Today, consumers share information with more websites than the ones they see in the address bar in their browser. This is inherent in the design of the web and simply how the web works, and it has potentially unintended consequences. As consumers visit one site, many other sites receive information about their activities (you can read more details here). This situation results from how modern websites are built; typically a website today might bring together content from many other websites, leaving the impression that the website appears to be its own entity. When the browser calls any other website to request anything (an image, a cookie, HTML, a script that can execute), the browser explicitly provides information in order to get information. By limiting data requests to these sites, it is possible to limit the data available to these sites for collection and tracking.
A Tracking Protection List (TPL) contains web addresses (like msdn.com) that the browser will visit (or “call”) only if the consumer visits them directly by clicking on a link or typing their address. By limiting the calls to these websites and resources from other web pages, the TPL limits the information these other sites can collect.
You can look at this as a translation of the “Do Not Call” list from the telephone to the browser and web. It complements many of the other approaches being discussed for browser controls of Do Not Track.
What we describe here is providing a new browser mechanism for consumers to opt-in and exercise more control over their browsing information. By default the Tracking Protection List is empty, and the browser operates just as it does today. The list is empty by default for two reasons:
- Controlling this aspect of the browser’s behavior is up to the consumer. The browser vendor provides the functionality and respects the consumer’s choices here.
- Restricting content from external sites can make some functionality in sites stop working along with the other web mechanisms (cookies, web beacons, and the like) that might be essential to how the sites operate.
Anyone or any organization can create a TPL (it is just a file that can be placed on a website) and consumers can add and remove lists as they see fit, having more than one if they wish. To keep everyone’s experience up to date, the browser will automatically check for updates to lists on a regular basis. One change from similar features in IE8 is that once a consumer has added a list, Tracking Protection remains enabled across browsing sessions until the consumer turns it off.
In addition to “Do Not Call” entries that prevent information requests to some web addresses, lists can include “OK to Call” entries that permit calls to specific addresses. In this way, a consumer can make exceptions to restrictions on one list easily by adding another list that includes “OK to Call” overrides for particular addresses.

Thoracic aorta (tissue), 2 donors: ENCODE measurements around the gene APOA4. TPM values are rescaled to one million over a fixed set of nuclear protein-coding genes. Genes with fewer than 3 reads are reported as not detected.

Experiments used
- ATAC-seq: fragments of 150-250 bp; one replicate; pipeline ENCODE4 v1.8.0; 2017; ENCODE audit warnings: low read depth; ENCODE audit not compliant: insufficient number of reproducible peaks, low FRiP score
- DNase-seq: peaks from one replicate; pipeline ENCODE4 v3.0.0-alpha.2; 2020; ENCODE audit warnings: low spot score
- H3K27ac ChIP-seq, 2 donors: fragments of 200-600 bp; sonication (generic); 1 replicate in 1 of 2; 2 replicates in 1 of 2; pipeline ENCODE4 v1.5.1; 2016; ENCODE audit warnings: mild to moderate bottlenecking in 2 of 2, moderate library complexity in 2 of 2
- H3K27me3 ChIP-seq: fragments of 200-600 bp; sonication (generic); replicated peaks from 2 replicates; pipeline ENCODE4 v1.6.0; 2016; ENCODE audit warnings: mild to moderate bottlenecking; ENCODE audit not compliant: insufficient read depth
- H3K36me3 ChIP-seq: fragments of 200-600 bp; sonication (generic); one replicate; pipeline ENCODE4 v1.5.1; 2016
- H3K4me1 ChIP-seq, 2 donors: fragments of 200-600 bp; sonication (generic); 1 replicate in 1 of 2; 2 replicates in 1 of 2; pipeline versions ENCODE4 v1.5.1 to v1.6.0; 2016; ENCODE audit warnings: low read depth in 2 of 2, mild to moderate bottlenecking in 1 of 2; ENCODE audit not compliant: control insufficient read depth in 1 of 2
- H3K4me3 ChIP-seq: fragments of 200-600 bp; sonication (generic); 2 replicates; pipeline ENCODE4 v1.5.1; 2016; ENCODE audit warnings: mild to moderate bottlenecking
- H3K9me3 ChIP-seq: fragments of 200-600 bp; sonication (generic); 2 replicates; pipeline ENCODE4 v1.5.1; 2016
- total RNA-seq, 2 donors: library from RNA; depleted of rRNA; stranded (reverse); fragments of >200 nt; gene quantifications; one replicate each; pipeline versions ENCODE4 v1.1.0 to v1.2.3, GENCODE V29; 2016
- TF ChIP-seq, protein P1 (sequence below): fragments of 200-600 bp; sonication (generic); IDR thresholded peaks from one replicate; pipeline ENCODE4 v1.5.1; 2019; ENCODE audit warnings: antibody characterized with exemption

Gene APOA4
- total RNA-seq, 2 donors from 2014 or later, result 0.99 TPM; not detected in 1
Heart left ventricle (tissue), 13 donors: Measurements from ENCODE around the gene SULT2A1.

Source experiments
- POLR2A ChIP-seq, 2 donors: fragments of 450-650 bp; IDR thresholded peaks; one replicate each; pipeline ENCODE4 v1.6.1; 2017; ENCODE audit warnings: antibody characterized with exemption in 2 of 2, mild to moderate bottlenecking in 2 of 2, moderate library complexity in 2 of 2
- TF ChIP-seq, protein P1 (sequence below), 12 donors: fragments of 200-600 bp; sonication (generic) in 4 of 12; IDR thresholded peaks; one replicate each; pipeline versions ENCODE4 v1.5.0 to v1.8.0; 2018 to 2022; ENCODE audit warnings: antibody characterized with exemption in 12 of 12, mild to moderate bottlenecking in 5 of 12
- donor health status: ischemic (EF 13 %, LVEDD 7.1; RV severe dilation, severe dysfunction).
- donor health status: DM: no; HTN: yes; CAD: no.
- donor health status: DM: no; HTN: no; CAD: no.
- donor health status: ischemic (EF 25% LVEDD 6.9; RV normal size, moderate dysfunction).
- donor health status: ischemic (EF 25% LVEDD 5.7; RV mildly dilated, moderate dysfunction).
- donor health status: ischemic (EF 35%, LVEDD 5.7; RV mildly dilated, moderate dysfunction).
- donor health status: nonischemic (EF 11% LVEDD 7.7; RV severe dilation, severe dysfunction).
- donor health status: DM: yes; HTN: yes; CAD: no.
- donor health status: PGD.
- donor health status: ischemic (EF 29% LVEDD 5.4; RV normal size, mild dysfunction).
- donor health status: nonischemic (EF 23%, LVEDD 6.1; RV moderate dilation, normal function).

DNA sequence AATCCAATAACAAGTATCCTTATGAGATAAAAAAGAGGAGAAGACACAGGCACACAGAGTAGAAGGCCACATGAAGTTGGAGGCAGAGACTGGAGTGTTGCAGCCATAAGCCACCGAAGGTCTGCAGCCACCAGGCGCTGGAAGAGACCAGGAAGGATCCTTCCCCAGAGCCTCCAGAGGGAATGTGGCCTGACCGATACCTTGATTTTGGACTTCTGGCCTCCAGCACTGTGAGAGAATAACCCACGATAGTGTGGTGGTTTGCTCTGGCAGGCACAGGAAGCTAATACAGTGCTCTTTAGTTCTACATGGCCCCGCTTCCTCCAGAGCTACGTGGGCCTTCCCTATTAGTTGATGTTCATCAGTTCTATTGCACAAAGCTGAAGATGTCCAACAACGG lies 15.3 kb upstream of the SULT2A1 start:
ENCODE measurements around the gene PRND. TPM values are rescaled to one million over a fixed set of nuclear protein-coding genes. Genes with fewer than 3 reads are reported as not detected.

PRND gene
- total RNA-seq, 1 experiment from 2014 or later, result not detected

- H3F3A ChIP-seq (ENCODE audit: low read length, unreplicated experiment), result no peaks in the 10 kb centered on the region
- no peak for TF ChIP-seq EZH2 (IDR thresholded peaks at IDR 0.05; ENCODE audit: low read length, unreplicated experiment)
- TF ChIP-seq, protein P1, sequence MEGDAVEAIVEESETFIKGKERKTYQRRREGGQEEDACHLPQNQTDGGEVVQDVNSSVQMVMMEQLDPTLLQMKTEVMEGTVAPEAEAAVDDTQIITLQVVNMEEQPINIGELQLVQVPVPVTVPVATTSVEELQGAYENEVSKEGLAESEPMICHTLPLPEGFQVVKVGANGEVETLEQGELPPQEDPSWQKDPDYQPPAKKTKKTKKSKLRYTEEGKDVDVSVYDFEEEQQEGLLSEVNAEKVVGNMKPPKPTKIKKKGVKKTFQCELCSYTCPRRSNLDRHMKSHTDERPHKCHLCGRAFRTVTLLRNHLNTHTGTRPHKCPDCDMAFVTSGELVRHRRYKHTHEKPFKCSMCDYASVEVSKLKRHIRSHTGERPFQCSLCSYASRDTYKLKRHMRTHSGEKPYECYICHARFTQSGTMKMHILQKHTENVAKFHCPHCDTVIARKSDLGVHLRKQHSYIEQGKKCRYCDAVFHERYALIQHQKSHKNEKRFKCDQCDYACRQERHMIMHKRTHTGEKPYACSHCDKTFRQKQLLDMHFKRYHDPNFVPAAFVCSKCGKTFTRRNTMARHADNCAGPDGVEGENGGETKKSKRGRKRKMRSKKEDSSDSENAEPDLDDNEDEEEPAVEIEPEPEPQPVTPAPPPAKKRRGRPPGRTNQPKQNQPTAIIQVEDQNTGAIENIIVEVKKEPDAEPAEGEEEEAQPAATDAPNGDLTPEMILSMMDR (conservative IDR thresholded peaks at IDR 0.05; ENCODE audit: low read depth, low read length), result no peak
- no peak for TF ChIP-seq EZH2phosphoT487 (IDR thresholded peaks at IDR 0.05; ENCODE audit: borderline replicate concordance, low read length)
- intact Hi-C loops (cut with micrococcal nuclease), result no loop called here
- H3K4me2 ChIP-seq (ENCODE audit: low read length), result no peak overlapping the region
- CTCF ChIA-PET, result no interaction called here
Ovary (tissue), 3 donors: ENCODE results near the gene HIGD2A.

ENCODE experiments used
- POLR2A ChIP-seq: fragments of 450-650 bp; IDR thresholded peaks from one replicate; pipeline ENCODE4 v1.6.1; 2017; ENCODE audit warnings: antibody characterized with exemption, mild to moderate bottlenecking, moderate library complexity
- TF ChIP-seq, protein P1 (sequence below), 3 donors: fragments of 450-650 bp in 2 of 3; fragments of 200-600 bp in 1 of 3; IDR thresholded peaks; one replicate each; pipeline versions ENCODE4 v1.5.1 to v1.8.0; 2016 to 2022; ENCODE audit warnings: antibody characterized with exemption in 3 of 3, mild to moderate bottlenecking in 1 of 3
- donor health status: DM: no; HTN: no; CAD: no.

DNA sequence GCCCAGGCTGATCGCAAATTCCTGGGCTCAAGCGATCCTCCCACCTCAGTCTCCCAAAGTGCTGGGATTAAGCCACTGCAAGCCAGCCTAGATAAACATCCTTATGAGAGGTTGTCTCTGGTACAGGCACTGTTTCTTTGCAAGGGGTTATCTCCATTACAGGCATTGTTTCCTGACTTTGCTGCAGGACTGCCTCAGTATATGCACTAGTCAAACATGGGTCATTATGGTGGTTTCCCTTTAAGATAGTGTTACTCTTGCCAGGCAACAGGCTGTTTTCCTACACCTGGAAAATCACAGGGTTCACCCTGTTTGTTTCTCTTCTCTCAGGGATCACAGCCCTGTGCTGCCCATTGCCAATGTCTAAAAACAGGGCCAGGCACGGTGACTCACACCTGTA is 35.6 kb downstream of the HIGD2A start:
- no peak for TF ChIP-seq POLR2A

We designed this feature so that consumers have a clear, straight forward, opt-in mechanism to enable a higher degree of control over sharing their browsing information AND websites can provide easy to use lists to manage their privacy as well as experience full-featured sites.
There are many points of view to balance in the design of such a feature because the technologies involved create such a complex situation, going well beyond what typical consumers and even many web developers are fully aware of.
While “Do not track” is a meaningful consumer promise around data use, the web lacks a good precise definition of what tracking means. Until we get there, we can make progress by providing consumers with a way to limit or control the data collected about them on sites they don’t visit directly. That kind of control is already technically feasible today in a variety of ways. It is important to understand that the feature design makes no judgment about how information might be used. Rather, it provides the means for consumers to opt-out of the release of that information in the first place.
Tracking Protection lists are “curated” in that people (or organizations) make decisions about what sites are on the list. Internet Explorer 8’s InPrivate Filtering functionality relied on frequency heuristics to build a list as a consumer browses sites. By moving Tracking Protection to use curated lists, we improve the predictability of the consumer experience. Consumers are in position to choose whose lists (if any) they want and to exercise control over what information they share with which websites.
Tracking Protection and TPLs are a great way to start making progress as we work through the public discussion. They provide greater transparency about how the web operates and the opportunity to act on that information. Transparency and progress are important. This step forward may be too much for some even as it is not enough for others.